Martha Nino Takes the Stage at Adobe For All Summit

by Adobe Life Team

Posted on 10-02-2019

Contributed by Martha Nino, Senior Marketing Manager at Adobe

IMAGINE – being true to yourself inside and outside of work.

IMAGINE – not being scared to be vulnerable.

IMAGINE – that vulnerability becomes a new superpower.

IMAGINE – that you hug at work simply because you are a human.

This is real and it is happening to me.

A lot is happening actually and I’ve been experiencing a lot of “firsts” these past few weeks. My first onstage talk, my first time being 100% happy with myself, my first time openly sharing the message of love in a work setting, and now my first blog post.

This is all very surreal, and I am still on cloud 9. I have been at Adobe close to 14 years and I love seeing how this company continues to reinvent itself and add real human feelings, emotions and yes—love in the workplace. It’s common to spend more time at work than at home, so why can’t we feel like our full selves? This is the story of how I opened up.

How do I tell my Story?

Leading up to the Adobe For All Summit, Adobe’s convention focused on Diversity & Inclusion, there was a call for employee stories to be presented onstage. I remember getting the e-mail in my inbox and feeling excited but also scared. The call for stories was about how diversity and inclusion made you who you are today, and I thought to myself, “If only they knew!”

I knew I had a story but I did not know if mine belonged in the workplace. I left it alone for a few days but something kept bothering me…Do I share my story? Do I leave it alone? But finally, I decided to take a chance. My first few versions were very “corporatey” and I didn’t feel like I was being genuine. So I rewrote and rewrote it time and time again–finally I decided I would see what my submission would look like if I just said it like it was. I used words like “smuggled” and “coyotes” in my story submission–after all, it was all true. I was smuggled into this country when I was a baby and the people who do it are called coyotes. My submission called out the fact that I was kicked out of high school and considered a bad influence, a secret I have been hiding from the workplace my entire life, but that was the REAL story. I had always seen myself as not being as good as the people around me, not having what a lot my counterparts had growing up, not being good enough.

Although I have been in this amazing career for 20+ years, managing multi-million dollar budgets, growing partner relationships, working at some of the most amazing companies, I wasn’t giving myself enough credit. After I felt comfortable with my story submission, I thought about what advice would I give my children and that was it, at that moment I thought about my two daughters and without hesitation I hit ENTER to my submission. I didn’t hear back for about month but then I found out the program manager wanted to hear more about my submission. Immediately the conversation was positive, there I was on the other side of the phone with someone who wanted to know more about my story. I cried during that first conversation and that was the beginning of many more teary conversations throughout this process. Once I received the official email that I was selected to speak onstage at the Adobe For All Summit, things became real. I thought to myself “what have I done??” – everyone was going to know everything about me, yikes! The official story writing process was exhausting and exhilarating at the same time. What stays? What goes? During my first, of what seem like a few hundred versions of the story, I cried every time, reliving my past. I spoke about my childhood, the struggles I faced as a kid, the death of my father–it was painful. But I knew I had to tell my story.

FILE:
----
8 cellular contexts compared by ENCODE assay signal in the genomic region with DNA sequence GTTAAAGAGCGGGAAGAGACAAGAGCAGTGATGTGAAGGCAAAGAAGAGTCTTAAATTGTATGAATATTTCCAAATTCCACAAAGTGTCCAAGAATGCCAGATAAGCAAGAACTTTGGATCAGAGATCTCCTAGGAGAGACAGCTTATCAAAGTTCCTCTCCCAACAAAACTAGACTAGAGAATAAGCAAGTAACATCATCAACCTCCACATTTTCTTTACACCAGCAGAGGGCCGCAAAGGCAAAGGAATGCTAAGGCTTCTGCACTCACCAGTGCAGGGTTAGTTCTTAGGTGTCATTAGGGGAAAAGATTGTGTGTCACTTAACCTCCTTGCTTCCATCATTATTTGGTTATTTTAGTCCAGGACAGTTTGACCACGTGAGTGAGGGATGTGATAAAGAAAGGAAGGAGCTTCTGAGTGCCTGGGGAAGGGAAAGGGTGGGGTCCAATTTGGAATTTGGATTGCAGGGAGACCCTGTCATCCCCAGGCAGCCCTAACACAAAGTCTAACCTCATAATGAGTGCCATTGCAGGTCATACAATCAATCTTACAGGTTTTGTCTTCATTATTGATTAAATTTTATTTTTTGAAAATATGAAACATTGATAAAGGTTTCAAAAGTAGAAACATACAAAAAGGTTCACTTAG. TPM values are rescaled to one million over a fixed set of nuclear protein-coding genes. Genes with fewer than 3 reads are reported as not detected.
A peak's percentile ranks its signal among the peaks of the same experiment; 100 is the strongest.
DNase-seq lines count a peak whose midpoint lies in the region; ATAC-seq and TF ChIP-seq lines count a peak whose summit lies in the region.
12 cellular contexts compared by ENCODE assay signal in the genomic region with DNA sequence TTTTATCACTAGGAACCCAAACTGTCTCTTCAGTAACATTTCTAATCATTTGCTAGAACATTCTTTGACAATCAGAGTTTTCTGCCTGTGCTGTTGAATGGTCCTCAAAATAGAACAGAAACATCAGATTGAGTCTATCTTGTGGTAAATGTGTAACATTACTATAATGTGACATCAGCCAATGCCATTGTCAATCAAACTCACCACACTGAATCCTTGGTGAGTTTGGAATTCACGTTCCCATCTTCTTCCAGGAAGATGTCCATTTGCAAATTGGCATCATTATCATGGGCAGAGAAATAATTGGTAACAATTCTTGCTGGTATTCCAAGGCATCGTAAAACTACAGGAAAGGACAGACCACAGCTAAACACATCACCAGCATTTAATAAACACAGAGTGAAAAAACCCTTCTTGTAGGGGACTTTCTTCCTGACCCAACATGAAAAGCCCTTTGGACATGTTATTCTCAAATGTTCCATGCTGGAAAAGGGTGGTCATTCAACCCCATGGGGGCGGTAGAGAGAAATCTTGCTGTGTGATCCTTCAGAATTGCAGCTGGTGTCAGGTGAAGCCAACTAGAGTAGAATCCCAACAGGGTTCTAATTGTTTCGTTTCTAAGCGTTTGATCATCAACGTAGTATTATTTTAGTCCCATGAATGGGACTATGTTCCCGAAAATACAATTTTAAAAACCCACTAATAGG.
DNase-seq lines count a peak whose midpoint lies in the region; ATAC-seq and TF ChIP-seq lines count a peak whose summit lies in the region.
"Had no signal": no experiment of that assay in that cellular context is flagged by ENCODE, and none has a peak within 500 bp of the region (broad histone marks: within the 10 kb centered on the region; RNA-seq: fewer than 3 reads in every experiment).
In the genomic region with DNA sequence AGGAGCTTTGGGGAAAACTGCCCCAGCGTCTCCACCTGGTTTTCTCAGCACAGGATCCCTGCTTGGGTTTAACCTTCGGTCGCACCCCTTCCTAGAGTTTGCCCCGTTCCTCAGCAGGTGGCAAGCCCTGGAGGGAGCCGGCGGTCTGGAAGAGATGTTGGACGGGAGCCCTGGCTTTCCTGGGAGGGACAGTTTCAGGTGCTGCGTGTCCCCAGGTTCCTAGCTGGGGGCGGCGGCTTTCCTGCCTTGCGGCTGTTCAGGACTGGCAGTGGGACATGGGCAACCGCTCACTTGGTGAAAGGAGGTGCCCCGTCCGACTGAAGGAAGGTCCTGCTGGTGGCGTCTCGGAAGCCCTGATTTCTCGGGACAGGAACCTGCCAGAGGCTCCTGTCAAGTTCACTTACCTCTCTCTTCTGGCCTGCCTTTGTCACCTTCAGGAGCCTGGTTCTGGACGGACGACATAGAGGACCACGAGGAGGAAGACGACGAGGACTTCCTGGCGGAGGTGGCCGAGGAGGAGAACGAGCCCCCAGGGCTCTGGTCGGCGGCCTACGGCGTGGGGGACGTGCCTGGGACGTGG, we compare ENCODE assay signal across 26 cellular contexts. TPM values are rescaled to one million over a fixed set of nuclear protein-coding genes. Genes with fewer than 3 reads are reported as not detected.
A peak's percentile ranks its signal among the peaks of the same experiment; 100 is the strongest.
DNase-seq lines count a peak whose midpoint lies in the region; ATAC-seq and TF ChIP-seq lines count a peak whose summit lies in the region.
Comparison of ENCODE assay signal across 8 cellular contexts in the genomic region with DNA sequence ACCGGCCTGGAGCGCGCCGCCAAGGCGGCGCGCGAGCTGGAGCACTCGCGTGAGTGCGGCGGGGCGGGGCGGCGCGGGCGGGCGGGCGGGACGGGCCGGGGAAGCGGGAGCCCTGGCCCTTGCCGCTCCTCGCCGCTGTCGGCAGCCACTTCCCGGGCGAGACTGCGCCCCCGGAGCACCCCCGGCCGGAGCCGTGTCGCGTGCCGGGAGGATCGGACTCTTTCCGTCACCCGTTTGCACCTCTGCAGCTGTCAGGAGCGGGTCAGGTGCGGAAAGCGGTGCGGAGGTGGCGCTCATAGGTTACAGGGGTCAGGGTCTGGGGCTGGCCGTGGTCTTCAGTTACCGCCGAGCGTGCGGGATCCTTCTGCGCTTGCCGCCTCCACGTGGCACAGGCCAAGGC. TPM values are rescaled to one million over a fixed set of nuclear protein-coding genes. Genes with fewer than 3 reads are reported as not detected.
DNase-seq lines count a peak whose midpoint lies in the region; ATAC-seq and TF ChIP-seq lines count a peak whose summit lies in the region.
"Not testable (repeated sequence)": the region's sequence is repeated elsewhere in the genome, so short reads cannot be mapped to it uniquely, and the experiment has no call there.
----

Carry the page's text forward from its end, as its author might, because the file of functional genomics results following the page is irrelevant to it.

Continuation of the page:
The Big Day

By this time I had been working on this project for 3 months along with my day job. Luckily, the Adobe team had supplied me and all other employees with speaking support. I had met so many new people and now new friends as a result of this process. In particular, Jason Levine, Principal Creative Cloud Evangelist and Adobe Super Star, helped me prepare for my presentation and he played a big part in making me feel ready and comfortable. I knew this was one of those BIG moments but I didn’t realize how big yet. When the day had come and I took the stage, I remembered when Jason told me “YOU ARE READY.” I felt as I was talking and walking back and forth on the stage, the shame I had felt about my past, the insecurities I had felt about myself, fell onto the stage one word at a time. When I was done, I felt better as a human than I have ever felt.

I feel proud to be an Adobe employee and that they give me, and others, the opportunity to tell my story onstage. I feel my story might have helped bring light to a subject people don’t really talk about or might not know much of, that maybe my story might have made it okay to talk about the hard stuff. Thank you to those that have been sharing their stories with me since then. This process started with me, but the beautiful thing is that it ended up being about everyone else–what a gift.

My hope with all of this is that we are just a little kinder, can help a little more, give positive words of encouragement and praise as often as possible and be more open to each other at home or in the workplace, irrelevant of where we come from, what we look like or what our interests are. We are human and that’s all that should matter.

Read more about our employee stories in our top takeaways from the Adobe For All Summit.

Topics: Adobe Life, #AdobeForAll, Adobe Culture, Brand